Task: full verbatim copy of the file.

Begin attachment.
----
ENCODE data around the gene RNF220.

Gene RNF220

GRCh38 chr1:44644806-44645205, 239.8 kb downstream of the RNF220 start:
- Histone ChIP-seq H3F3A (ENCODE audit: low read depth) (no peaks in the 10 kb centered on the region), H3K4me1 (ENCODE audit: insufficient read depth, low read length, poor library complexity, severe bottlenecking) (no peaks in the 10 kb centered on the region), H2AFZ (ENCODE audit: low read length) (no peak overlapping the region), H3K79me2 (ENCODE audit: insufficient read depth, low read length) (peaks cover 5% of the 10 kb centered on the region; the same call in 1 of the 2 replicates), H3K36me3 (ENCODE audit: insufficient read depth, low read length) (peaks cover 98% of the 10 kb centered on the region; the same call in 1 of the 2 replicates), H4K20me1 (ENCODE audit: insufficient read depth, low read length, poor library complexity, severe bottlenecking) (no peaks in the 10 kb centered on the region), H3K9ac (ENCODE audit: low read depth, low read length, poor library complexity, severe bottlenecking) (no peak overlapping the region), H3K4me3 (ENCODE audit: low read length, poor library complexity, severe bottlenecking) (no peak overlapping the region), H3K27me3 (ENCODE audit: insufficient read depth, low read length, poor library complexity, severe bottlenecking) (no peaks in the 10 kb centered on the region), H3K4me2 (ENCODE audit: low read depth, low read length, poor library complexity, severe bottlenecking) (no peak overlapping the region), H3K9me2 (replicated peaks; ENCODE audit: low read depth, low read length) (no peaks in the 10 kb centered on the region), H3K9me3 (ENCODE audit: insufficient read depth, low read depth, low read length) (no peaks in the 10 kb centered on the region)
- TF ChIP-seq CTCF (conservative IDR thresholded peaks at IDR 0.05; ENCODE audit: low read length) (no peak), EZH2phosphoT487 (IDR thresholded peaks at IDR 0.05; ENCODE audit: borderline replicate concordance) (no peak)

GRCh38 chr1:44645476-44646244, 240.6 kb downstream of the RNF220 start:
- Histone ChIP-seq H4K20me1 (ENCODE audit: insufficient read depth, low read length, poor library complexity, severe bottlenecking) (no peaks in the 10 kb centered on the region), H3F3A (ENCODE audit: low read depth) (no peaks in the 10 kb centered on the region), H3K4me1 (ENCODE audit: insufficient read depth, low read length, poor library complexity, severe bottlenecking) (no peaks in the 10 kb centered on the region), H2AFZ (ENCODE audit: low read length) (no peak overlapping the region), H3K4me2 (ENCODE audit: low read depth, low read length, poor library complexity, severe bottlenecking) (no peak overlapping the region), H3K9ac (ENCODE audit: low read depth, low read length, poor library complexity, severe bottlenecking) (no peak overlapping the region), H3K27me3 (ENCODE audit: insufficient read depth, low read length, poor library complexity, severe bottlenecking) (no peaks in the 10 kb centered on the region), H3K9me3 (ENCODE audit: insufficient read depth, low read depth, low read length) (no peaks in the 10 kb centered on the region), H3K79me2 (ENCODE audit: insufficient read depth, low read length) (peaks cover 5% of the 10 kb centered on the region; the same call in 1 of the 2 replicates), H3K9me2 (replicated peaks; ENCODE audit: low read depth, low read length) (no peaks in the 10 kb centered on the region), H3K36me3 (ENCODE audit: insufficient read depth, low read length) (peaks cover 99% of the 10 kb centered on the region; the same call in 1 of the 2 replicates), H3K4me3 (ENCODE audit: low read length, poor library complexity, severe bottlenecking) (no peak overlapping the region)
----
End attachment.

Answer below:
ENCODE data around the gene RNF220.

Gene RNF220

GRCh38 chr1:44644806-44645205, 239.8 kb downstream of the RNF220 start:
- Histone ChIP-seq H3F3A (ENCODE audit: low read depth) (no peaks in the 10 kb centered on the region), H3K4me1 (ENCODE audit: insufficient read depth, low read length, poor library complexity, severe bottlenecking) (no peaks in the 10 kb centered on the region), H2AFZ (ENCODE audit: low read length) (no peak overlapping the region), H3K79me2 (ENCODE audit: insufficient read depth, low read length) (peaks cover 5% of the 10 kb centered on the region; the same call in 1 of the 2 replicates), H3K36me3 (ENCODE audit: insufficient read depth, low read length) (peaks cover 98% of the 10 kb centered on the region; the same call in 1 of the 2 replicates), H4K20me1 (ENCODE audit: insufficient read depth, low read length, poor library complexity, severe bottlenecking) (no peaks in the 10 kb centered on the region), H3K9ac (ENCODE audit: low read depth, low read length, poor library complexity, severe bottlenecking) (no peak overlapping the region), H3K4me3 (ENCODE audit: low read length, poor library complexity, severe bottlenecking) (no peak overlapping the region), H3K27me3 (ENCODE audit: insufficient read depth, low read length, poor library complexity, severe bottlenecking) (no peaks in the 10 kb centered on the region), H3K4me2 (ENCODE audit: low read depth, low read length, poor library complexity, severe bottlenecking) (no peak overlapping the region), H3K9me2 (replicated peaks; ENCODE audit: low read depth, low read length) (no peaks in the 10 kb centered on the region), H3K9me3 (ENCODE audit: insufficient read depth, low read depth, low read length) (no peaks in the 10 kb centered on the region)
- TF ChIP-seq CTCF (conservative IDR thresholded peaks at IDR 0.05; ENCODE audit: low read length) (no peak), EZH2phosphoT487 (IDR thresholded peaks at IDR 0.05; ENCODE audit: borderline replicate concordance) (no peak)

GRCh38 chr1:44645476-44646244, 240.6 kb downstream of the RNF220 start:
- Histone ChIP-seq H4K20me1 (ENCODE audit: insufficient read depth, low read length, poor library complexity, severe bottlenecking) (no peaks in the 10 kb centered on the region), H3F3A (ENCODE audit: low read depth) (no peaks in the 10 kb centered on the region), H3K4me1 (ENCODE audit: insufficient read depth, low read length, poor library complexity, severe bottlenecking) (no peaks in the 10 kb centered on the region), H2AFZ (ENCODE audit: low read length) (no peak overlapping the region), H3K4me2 (ENCODE audit: low read depth, low read length, poor library complexity, severe bottlenecking) (no peak overlapping the region), H3K9ac (ENCODE audit: low read depth, low read length, poor library complexity, severe bottlenecking) (no peak overlapping the region), H3K27me3 (ENCODE audit: insufficient read depth, low read length, poor library complexity, severe bottlenecking) (no peaks in the 10 kb centered on the region), H3K9me3 (ENCODE audit: insufficient read depth, low read depth, low read length) (no peaks in the 10 kb centered on the region), H3K79me2 (ENCODE audit: insufficient read depth, low read length) (peaks cover 5% of the 10 kb centered on the region; the same call in 1 of the 2 replicates), H3K9me2 (replicated peaks; ENCODE audit: low read depth, low read length) (no peaks in the 10 kb centered on the region), H3K36me3 (ENCODE audit: insufficient read depth, low read length) (peaks cover 99% of the 10 kb centered on the region; the same call in 1 of the 2 replicates), H3K4me3 (ENCODE audit: low read length, poor library complexity, severe bottlenecking) (no peak overlapping the region)